CHARLESTON, W.Va. — It could take months for investigators in Bahamas to determine what caused the Fourth of July helicopter crash that claimed the lives of West Virginia businessman Chris Cline, his daughter Kameron Cline and five others.
Delvin Major, the chief investigator with the Air Accident Investigation Department of the Bahamas, told the Beckley Register-Herald a number of factors will play a role in the investigation.
“Depending on the circumstances, retrieving the cause could take weeks, months or even a year. It’s just really hard to tell at this point, but I can definitely say we won’t know the cause any time this week,” Major told the paper.
The 15-passenger helicopter, owned by Cline, was retrieved Friday. Authorities were still awaiting the official identifications of the victims.
One of the workers at Cline’s Big Grand Cay island told The Nassau Guardian newspaper he heard a loud crash shortly after the helicopter took off. He said he entered the water to try and search for the helicopter but was later told it was already back in the states.
Cline would have turned 61 Friday. His daughter, a recent graduate of LSU, was 22. Reaction from across the state of West Virginia poured in Friday. Many who said Cline was a difference-maker who liked to stay out of the spotlight.
Gov. Jim Justice told MetroNews affiliate WTNJ in Beckley Friday he’d been told the group left Cline’s Big Grand Cay, at 2 a.m. Thursday headed for Fort Lauderdale, Fla. because someone was sick.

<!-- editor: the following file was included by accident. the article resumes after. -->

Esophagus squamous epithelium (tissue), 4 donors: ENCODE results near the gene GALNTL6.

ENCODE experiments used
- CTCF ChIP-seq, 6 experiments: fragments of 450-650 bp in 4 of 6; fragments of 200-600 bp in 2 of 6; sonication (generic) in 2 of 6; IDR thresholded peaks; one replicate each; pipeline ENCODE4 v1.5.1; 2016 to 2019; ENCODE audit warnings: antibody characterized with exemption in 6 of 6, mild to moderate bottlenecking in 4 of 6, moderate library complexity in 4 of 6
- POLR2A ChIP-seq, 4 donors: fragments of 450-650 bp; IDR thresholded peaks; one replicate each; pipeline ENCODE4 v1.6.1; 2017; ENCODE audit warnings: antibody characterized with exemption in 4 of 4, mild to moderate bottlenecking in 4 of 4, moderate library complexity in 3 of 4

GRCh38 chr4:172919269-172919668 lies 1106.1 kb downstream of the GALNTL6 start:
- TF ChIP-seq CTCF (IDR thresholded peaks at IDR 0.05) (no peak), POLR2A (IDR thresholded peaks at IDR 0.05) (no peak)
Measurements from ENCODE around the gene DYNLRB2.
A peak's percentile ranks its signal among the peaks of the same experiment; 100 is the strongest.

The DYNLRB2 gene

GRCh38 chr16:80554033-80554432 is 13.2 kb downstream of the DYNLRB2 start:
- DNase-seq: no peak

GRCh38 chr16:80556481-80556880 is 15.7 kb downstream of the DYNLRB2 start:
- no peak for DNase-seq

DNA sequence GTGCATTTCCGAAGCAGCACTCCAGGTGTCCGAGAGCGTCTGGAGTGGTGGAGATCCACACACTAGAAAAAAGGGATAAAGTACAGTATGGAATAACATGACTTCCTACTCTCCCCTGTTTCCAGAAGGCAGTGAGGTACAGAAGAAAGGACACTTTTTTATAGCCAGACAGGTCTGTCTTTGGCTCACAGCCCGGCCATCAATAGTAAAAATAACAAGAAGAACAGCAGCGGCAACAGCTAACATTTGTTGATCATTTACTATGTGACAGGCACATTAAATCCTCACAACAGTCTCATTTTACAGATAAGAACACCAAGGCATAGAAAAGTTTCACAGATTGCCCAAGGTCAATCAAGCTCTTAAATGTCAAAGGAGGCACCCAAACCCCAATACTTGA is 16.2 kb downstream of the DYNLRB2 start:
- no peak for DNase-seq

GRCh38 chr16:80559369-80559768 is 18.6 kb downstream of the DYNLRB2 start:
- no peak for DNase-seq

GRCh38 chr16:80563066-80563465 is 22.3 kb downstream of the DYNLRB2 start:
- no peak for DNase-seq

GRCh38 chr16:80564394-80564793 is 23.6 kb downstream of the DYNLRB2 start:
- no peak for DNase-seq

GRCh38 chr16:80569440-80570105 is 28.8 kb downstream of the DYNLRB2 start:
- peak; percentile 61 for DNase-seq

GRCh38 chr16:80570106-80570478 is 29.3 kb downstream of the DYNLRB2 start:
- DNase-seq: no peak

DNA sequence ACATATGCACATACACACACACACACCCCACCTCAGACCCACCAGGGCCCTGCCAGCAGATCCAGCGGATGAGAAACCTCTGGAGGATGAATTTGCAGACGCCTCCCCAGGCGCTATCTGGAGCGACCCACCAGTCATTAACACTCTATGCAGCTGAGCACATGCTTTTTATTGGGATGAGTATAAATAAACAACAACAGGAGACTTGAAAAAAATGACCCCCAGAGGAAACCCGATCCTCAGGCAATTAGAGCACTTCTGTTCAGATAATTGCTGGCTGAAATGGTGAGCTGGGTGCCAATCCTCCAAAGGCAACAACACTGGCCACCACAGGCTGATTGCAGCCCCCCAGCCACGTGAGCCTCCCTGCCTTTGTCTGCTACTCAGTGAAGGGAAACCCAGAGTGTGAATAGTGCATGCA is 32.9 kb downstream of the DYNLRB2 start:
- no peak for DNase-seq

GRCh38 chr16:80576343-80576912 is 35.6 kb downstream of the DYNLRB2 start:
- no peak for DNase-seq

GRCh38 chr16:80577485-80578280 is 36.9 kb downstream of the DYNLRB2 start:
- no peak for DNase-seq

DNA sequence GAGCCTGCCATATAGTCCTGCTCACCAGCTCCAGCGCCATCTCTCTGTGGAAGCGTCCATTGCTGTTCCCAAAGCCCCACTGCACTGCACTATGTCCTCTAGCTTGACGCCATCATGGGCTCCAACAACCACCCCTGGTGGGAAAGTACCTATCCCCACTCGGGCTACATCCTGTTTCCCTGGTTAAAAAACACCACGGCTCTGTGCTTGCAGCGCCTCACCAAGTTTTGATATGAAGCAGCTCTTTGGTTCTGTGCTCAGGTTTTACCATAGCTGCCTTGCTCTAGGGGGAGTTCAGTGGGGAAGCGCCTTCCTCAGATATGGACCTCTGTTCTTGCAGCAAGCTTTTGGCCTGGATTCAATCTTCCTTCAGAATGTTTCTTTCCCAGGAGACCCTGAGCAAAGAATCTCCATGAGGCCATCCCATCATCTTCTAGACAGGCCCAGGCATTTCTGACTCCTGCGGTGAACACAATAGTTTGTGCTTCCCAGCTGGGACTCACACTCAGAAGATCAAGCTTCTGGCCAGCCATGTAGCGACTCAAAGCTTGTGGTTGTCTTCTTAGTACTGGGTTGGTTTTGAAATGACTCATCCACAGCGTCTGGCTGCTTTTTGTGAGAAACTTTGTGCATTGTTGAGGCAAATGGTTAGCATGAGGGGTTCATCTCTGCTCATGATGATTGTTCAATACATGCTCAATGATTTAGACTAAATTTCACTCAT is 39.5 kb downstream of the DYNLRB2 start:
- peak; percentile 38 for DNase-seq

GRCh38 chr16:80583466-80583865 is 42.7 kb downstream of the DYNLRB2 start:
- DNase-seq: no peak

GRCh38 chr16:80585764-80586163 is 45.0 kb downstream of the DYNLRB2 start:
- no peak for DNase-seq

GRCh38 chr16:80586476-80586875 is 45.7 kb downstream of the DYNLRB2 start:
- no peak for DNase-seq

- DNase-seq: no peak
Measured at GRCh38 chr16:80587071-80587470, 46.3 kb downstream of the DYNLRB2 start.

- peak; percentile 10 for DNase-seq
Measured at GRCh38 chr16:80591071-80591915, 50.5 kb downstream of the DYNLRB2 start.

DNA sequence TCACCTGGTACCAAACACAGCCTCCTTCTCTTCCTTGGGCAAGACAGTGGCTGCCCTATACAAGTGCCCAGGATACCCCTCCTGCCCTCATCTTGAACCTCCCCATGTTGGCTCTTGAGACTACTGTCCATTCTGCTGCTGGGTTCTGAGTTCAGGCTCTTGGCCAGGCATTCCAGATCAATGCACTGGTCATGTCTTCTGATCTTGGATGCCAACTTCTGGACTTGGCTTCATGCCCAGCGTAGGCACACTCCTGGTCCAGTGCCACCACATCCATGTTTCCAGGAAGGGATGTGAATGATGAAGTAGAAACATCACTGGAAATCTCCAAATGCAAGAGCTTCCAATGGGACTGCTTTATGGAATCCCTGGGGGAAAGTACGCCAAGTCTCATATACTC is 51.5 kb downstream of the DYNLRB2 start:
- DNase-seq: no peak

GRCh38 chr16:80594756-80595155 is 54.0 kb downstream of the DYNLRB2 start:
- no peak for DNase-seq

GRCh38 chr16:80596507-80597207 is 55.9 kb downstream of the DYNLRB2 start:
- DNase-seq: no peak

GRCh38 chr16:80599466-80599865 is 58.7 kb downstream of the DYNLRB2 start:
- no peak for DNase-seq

“I don’t know if we have all of the straight news yet, any of us,” Justice said
MetroNews has learned helicopter pilot, Cline’s friend, David Jude was killed in the crash along with Delaney Wykle, 22, of Beckley, a childhood friend of Kameron Cline. Wykle recently graduated from WVU. Social media and other reports have said two other victims were Jillian Clark and Brittney Searson, sorority sisters with Cline at LSU. Clark was from Louisiana and Searson from Florida.
There were also a seventh victim, a man.
The Cline family released the following statement Friday evening in connection with the deaths of Chris and Kameron Cline:
“We are all so deeply saddened to announce the deaths of our beloved father Chris and our sister Kameron. This loss will be felt by all those who had the privilege of having known them. Chris was one of West Virginia’s strongest sons, an American original, full of grit, integrity, intelligence and humor, a testament that our hopes and dreams are achievable when we believe and commit ourselves to action. Our sister, Kameron was a bright light to all who knew her, loving, smart, compassionate and full of joy and enthusiasm for life and other people. Their legacy of love and inspiration will live on through all of us. We love and miss them dearly but take comfort knowing they are with God now. We ask for prayers and privacy in our time of grieving.”
President Donald Trump tweeted Friday night about the deaths calling Cline an “energy expert.”
My deepest sympathies go out to the family and friends of great businessman and energy expert Chris Cline, his wonderful daughter, Kameron, and their friends, on the tragic accident which took place in the Bahamas. The great people of West Virginia will never forget them!
— Donald J. Trump (@realDonaldTrump) July 6, 2019
It’s believed the helicopter crashed shortly after takeoff near Walker’s Cay, which is the northernmost island in the Bahamas. It was found two miles off the coast in 16 feet of water. It wasn’t reported missing until about 2 p.m. Thursday when it didn’t show up in Florida.